When Nicholas Carr’s latest book The Big Switch arrived at work today, I felt like I already knew what it was about. I’ve read the early interviews, I’ve heard some of the sound bites. It’s about utility computing, and why he thinks it’s great. Just for fun, though, I did what book buyers (and potential book buyers) always do, which is double-check the inside cover.
There, in less than about 200 words, is the elevator pitch version of Carr’s thesis. “This time, it’s computing that’s turning into a utility,” it reads. “The shift is already remaking the computer industry, bringing in new competitors like Google and Salesforce.com to the fore, and threatening stalwarts like Microsoft and Dell.” By the end of the blurb, you could reasonably pretend to have read the entire book.
My mother always called the piece of book jacket with these summaries the “fly leaf.” I just call it the blurb. Just as the book remains an unparalleled way to store and distribute information, however, the book jacket blurb is an example of what abstracts in IT systems should aim to be.
In a lot of enterprise IT and in many portals, searching for data often involves retrieving an abstract that’s not much longer than a Google result. It’s a one-liner, usually containing a couple of keywords and, if you’re lucky, enough context to tell you if you’re on the right track. Other systems contain more detailed abstracts – maybe a thick paragraph. Information is treated, in other words, like the headlines and sub-heads we use in journalism vehicles such as newspapers, magazines or Web sites.
Book jacket blurbs are something different altogether, and as information increasingly adapts to electronic modes of classification, their design is becoming almost unique. Part synopsis, part sales pitch, they can be an art form in and of themselves but they are an indispensable part of helping users make a critical decision – whether to purchase a book, and whether to make the investment to read it. It’s just the right length to give the impression of some substance, but short enough that it can be scanned quickly for those in a hurry. It’s also remained in a not-too-narrow, not-too-wide column on most books, somehow reassuring readers that it won’t be as much work to read it as an actual full-sized page of copy.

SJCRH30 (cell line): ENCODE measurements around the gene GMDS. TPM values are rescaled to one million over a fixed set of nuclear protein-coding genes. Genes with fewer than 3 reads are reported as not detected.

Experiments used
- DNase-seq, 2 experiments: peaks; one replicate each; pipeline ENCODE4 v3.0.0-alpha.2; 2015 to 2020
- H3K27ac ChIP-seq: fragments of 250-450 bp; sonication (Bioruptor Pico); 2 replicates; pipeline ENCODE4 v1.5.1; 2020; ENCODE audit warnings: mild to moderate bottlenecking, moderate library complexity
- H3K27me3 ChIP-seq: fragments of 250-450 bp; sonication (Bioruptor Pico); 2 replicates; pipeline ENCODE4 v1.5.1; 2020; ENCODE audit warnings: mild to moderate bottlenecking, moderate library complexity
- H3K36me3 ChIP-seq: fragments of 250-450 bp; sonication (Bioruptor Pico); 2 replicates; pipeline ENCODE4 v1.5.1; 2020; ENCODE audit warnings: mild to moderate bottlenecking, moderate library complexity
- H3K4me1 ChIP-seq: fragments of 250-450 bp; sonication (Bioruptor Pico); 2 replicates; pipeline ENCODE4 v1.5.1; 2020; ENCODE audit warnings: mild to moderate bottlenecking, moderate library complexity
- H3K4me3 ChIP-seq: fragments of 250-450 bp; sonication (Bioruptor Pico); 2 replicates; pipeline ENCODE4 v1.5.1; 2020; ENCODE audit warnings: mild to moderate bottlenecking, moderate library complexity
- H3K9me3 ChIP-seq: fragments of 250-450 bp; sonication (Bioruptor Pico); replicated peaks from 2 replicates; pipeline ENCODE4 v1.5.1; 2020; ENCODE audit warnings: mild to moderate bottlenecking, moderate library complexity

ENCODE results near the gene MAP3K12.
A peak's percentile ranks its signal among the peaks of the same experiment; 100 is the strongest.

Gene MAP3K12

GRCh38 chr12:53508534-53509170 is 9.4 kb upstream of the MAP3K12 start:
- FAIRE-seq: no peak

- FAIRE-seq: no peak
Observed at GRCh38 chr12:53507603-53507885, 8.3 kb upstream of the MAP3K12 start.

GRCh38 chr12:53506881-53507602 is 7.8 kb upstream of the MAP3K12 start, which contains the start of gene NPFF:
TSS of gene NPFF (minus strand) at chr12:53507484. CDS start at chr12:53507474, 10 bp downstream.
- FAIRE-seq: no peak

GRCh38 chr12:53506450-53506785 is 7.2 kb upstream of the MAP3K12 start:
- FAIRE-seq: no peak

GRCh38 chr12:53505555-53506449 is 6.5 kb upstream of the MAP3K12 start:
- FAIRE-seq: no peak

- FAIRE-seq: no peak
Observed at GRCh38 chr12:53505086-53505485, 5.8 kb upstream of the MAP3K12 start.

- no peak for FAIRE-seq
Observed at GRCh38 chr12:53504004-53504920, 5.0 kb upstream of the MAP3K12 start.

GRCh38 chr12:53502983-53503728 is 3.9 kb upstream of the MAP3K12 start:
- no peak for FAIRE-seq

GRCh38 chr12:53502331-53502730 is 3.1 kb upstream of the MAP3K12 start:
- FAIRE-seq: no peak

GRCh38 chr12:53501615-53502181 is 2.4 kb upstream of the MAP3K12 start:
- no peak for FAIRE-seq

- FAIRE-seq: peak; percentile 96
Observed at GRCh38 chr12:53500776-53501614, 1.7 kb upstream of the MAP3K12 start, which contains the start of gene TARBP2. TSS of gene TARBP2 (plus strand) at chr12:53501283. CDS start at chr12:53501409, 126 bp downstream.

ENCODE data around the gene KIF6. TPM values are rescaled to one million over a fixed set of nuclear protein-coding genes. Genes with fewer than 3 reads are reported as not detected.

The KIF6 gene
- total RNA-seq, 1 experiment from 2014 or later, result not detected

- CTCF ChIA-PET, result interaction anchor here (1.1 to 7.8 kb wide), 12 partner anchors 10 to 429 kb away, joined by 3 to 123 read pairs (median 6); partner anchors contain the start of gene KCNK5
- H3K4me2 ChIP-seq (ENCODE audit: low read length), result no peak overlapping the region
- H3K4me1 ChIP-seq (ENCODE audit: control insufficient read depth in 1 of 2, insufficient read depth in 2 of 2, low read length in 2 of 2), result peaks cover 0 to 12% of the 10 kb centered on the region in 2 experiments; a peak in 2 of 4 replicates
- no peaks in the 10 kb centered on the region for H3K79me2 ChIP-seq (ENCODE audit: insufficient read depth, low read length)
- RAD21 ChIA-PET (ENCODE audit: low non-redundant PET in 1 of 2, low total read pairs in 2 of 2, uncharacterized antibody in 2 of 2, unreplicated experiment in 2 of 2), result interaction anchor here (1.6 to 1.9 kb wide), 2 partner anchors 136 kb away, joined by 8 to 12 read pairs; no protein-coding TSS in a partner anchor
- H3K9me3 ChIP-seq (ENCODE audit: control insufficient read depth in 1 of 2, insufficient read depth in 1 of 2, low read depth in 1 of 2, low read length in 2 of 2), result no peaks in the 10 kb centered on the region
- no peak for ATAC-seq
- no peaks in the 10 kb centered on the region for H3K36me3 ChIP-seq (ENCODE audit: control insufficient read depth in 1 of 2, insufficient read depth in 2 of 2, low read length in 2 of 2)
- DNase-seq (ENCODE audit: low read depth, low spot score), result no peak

Not too many software systems have created an equivalent to the book jacket blurb, despite its obvious value for knowledge workers. As a model that’s been in place for more than one hundred years, it should have immediately been replicated as we shifted large, book-length chunks of information into digital formats. Instead it was ignored. But imagine if a business intelligence report were indexed along with a book jacket-style blurb – not a two-page executive summary – that was somehow “wrapped” around the rest of the content. If someone developed a really simple, standard way to do this, it would become as predominant as PDF, and we’d think it amiss if any system file didn’t include it.
The long-term success of enterprise information systems will be based in part on how well they equip users to make judgement calls about data. They will need an easy template for summarizing and “selling” information based on user profiles. I’ve probably already written too much to really made my case here. I should have just typed up a little blurb.